Belarusian opposition activist says he was subjected to torture while in KGB custody earlier this summer.
Syarzhuk Paulyukevich, who organized antigovernment street protests through the popular social networking website vkontakte.ru, made the allegations in a video posted on the Internet on September 3.
In it, Paulyukevich, the administrator of the "We Stand For Great Belarus" online group, says he was arrested on July 1 and sentenced to 15 days in jail on what he called "trumped-up charges."
Paulyukevich says that in detention he was beaten, suffocated, and forced to stand for several hours with a plastic bag over his head.
"They brought me to a cell, where two masked men wearing rubber gloves told me that they were officers of the military counterintelligence department," he says.
"The two men handcuffed me as tight as possible and put a plastic bag on my head, suffocating me.
"Then they started hitting me on my head. They clutched the ring finger on my left hand with something so hard that it has been numb for more than a month.
"One of them seized my Adam's apple with his two fingers and started pulling it out after which it hurt me to swallow even my saliva.
"And naturally, they put me on a stretch vice, making me nearly do the splits. Handcuffed, I was standing with the plastic bag on my head for almost two or three hours while they questioned me."
According to Paulyukevich, he had to sign an agreement to cooperate with the KGB in order to avoid further suffering.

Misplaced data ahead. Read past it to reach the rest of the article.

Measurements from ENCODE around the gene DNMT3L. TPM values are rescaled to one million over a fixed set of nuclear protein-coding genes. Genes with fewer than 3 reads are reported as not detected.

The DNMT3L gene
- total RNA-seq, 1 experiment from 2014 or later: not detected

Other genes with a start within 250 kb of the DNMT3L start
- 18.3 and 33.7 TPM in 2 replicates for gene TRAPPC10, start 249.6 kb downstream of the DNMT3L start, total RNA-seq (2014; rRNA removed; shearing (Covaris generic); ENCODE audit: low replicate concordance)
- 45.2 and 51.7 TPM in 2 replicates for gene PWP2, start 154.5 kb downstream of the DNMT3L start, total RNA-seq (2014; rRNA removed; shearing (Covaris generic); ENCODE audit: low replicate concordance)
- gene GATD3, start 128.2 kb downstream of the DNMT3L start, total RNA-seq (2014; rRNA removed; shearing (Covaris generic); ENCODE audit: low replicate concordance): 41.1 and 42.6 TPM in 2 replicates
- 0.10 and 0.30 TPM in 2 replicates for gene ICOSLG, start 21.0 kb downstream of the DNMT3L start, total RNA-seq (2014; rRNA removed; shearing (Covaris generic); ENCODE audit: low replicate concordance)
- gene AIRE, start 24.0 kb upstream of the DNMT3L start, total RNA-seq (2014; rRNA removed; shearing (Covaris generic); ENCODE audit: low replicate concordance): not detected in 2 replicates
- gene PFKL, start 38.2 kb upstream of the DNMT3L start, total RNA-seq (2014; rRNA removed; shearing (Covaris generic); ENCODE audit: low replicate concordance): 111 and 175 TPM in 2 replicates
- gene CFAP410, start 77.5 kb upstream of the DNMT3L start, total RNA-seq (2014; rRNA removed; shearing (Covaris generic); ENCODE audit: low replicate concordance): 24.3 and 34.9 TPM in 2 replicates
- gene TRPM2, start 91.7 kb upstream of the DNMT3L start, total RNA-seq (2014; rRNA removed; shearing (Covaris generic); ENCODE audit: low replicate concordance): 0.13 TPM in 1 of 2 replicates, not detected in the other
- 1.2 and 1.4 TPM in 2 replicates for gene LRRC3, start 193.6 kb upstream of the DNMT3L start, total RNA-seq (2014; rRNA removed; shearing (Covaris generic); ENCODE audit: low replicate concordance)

He says the agreement he was made to sign under torture is not valid, adding that he has never collaborated with any secret services and would never do so.
He also said police confiscated his mobile phone and his passport when they arrested him, and that his mother's apartment was searched on July 14 "without either search warrant or witnesses."
Paulyukevich called on Belarus's prosecutor-general to launch a criminal case against the KGB.
There has been no official reaction to Paulyukevich's allegations.
Paulyukevich is the latest opposition activist to allege torture at the hands of the KGB during the crackdown against government opponents that followed December's disputed presidential election.
In February, former presidential candidate Ales Mikhalevich compared the KGB pretrial detention center where he was held for two months to a concentration camp, saying he was subjected to torture there.
Mikhalevich said guards made him stand outside naked in the freezing cold, deprived him of sleep, dragged him on the floor while handcuffed, kept him in an overcrowded cell, and interrogated him without a lawyer present.
Mikhalevich was granted political asylum in the Czech Republic in March.